Back Home Again in Indiana
I was born responsible. Like raised myself and my sisters while our parents were off on their benders responsible. (Nothing about that statement is accurate other than I have sisters, but I needed you to understand what level of responsible I’m operating at.)
The problem with upholding this level of responsibility is eventually you get tired. First you get tired of being the one who’s forced into making the group project into a solo project. Then you get tired of being the one who cleans the communal bathroom. Then you get tired of being the one who takes out the trash. But even though you’re tired, you keep going with your responsibilities because that’s what responsible people do. We load and unload the dishwasher, we sort the laundry, we carry the weight of the world with us always.
And then one day we start to wonder what would happen if we just stopped being responsible. If we didn’t sweep the 4 year old’s dinner off the floor. If we didn’t order groceries for the week. If we didn’t return the library books (remember library books?).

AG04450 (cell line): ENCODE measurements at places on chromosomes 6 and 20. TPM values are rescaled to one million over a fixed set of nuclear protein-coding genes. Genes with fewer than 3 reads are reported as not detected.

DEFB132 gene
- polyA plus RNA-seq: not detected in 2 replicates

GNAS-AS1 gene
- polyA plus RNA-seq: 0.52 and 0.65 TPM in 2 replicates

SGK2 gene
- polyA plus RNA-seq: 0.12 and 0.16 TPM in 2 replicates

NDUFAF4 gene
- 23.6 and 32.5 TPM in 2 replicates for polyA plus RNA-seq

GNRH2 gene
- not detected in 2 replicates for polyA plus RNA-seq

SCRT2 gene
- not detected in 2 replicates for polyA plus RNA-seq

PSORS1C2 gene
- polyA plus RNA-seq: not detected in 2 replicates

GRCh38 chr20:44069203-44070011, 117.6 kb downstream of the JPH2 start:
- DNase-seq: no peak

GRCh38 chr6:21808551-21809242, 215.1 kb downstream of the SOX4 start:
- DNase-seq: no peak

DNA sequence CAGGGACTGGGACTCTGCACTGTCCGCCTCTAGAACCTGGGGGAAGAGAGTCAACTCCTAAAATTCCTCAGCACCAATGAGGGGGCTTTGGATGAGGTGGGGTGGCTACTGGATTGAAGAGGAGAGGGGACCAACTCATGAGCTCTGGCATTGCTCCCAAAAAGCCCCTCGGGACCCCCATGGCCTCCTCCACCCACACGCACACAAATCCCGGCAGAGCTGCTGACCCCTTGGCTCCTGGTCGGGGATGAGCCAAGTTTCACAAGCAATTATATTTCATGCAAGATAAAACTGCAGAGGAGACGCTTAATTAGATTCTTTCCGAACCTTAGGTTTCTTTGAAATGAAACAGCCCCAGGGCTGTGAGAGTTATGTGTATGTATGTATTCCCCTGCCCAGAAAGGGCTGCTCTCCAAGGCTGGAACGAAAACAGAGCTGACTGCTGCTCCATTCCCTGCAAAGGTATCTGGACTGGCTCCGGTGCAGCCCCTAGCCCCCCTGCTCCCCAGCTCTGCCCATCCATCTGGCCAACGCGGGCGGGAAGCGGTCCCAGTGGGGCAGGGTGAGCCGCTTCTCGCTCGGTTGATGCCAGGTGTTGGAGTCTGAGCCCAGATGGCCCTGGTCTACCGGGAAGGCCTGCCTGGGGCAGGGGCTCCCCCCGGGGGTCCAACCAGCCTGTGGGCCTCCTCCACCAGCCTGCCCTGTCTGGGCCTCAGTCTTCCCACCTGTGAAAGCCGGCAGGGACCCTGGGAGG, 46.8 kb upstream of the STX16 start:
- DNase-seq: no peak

What if instead of being responsible, we just did nothing? What if we slept until noon? What if we sat on the deck all afternoon day drinking with a book? What if we laid on the couch all evening and lost every single one of our brain cells to Flip or Flop? Would the world end? Probably not. But would it descend into mass chaos? That happened in March. So why then do we continue to hold ourselves to this obnoxiously high level of responsibility? WE DON’T KNOW.
All we know is every time we try to stop being so responsible, we’re right back at it 5 minutes later: watering the boxwoods that got moved (although we’re not quite sure from where), making sure our coworkers know their username and password for the system that’s about to change, paying the mortgage and electric bill not only on time but early.
Maybe we do it because our parents raised us right, teaching us that being responsible leads to less stress in the long run. Maybe we do it because of birth order. But I think we really do it because that trash is smelling all sorts of rank and if group projects taught us anything, it’s that it’s not going to take itself out.